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October 1, 2004

Armistice Day: A time to say thanks

The next major holiday listed on my calendar is popularly known as Armistice Day on November 11. In more recent years it has been converted to a broader application, honoring the men and women who through the years have brought to a conclusion all wars involving the United States. That's a little complicated and it's really not much of a tribute, but it is about the best we have to offer. It merits our attention. There is one more thing to consider. On Monday, October 11, we will observe "Columbus Day" to celebrate the arrival of Christopher Columbus and his party on this continent in 1492. Our Rotary Club will take the day off and local banks will be closed. Other locations also may be celebrating that day.

This is a big time of year for holidays. In addition to Armistice Day (or whatever the current name is), there is Halloween on October 31, Thanksgiving Day in November, and, of course the holy Christmas Day celebration in December that brings so much along with it.

There may be even more local celebrations in the fall. For example, we in this part of Oklahoma take great delight in memorializing the opening of the Cherokee Outlet in a great land run on September 16, 1893, because it is truly the birthday of our homeland. Foreigners and others unfamiliar with this part of the world are surprised to learn that our ancient history happened so recently, but we are still a new land, a new country, and that must strike others as strange. Most of them come from lands that have been "civilized" much longer than ours. I enclose that word in quotation marks to indicate that the definition is subject to interpretation. "Civilized" may mean one thing to some people and something altogether different to others. Just another example of why our English language is hard for others to understand, sometimes.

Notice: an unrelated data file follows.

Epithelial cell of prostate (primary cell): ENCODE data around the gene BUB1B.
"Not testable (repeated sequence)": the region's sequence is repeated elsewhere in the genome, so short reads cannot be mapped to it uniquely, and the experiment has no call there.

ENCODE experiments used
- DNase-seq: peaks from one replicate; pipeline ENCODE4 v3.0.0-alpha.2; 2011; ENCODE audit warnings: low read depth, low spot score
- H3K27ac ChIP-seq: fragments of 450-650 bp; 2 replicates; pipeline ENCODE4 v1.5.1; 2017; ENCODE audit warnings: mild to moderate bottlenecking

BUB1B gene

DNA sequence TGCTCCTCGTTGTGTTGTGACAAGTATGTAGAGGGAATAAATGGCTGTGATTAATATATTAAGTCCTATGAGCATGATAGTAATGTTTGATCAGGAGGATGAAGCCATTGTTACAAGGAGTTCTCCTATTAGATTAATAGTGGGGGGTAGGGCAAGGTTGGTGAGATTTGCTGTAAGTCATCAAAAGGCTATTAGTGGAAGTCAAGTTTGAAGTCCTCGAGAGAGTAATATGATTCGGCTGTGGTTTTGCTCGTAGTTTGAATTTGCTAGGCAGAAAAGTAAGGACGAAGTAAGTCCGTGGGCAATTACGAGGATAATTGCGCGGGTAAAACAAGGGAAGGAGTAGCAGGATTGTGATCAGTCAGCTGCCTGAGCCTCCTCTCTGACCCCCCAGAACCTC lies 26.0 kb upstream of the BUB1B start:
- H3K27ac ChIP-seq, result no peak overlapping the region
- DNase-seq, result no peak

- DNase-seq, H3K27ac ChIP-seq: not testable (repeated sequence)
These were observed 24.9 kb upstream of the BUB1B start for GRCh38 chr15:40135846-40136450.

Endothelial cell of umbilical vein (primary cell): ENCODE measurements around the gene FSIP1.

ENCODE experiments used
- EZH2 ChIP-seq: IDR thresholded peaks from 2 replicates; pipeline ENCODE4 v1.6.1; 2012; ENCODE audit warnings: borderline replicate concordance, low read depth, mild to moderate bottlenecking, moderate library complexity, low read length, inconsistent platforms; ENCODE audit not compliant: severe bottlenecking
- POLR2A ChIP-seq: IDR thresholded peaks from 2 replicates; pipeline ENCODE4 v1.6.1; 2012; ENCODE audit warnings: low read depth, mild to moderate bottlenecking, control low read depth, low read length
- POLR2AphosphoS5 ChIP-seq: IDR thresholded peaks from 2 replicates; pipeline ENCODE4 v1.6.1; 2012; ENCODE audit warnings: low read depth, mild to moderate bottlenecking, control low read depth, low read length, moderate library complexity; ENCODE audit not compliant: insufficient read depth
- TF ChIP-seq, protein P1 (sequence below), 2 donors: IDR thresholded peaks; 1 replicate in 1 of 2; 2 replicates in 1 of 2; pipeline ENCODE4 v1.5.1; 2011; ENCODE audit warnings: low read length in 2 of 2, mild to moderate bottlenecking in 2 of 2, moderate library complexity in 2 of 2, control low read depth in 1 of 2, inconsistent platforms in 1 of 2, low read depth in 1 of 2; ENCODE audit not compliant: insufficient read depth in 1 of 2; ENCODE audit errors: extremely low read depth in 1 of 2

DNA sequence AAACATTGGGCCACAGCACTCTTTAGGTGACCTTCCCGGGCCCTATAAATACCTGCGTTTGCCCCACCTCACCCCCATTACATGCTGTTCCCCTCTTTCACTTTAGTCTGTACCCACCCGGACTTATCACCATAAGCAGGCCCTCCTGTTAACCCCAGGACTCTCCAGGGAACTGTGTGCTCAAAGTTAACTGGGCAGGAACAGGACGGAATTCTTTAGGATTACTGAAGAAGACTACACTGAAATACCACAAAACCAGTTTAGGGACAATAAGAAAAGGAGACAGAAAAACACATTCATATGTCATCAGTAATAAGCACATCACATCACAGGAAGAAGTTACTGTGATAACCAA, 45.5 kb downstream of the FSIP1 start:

But before drifting completely off the next major holiday, let's remember how it all began. The peace terms that formally ended the first World War were signed by the German commanders and the Allied leaders in a railroad car tied up in France. The signing took place at 11 a.m. on November 11, 1918, bringing the "war to end all wars" to a conclusion. Thereafter, 11 a.m. on the 11th day of the 11th month of November became known as Armistice Day, because the war formally ended at the moment. Later, World War II was ended when the Japanese commanders signed the peace treaty terms aboard the USS Missouri anchored off the coast of Japan as the Supreme Commander, Gen. Douglas MacArthur, stood by and directed the whole operation. From that point on, the end of World War II was added to the end of WW I, all of it incorporated into the Armistice Day observance. And that is why we celebrate both of them on November 11th each year. Complicated? Yes, but that's life as we know it in this century.

We truly owe an unpayable debt to all the service men and women, and the civilians who played such important roles in the last great unpleasantness. A serious thought and a "thank you" are little enough to let them know how much we owe them. Thank God for every one.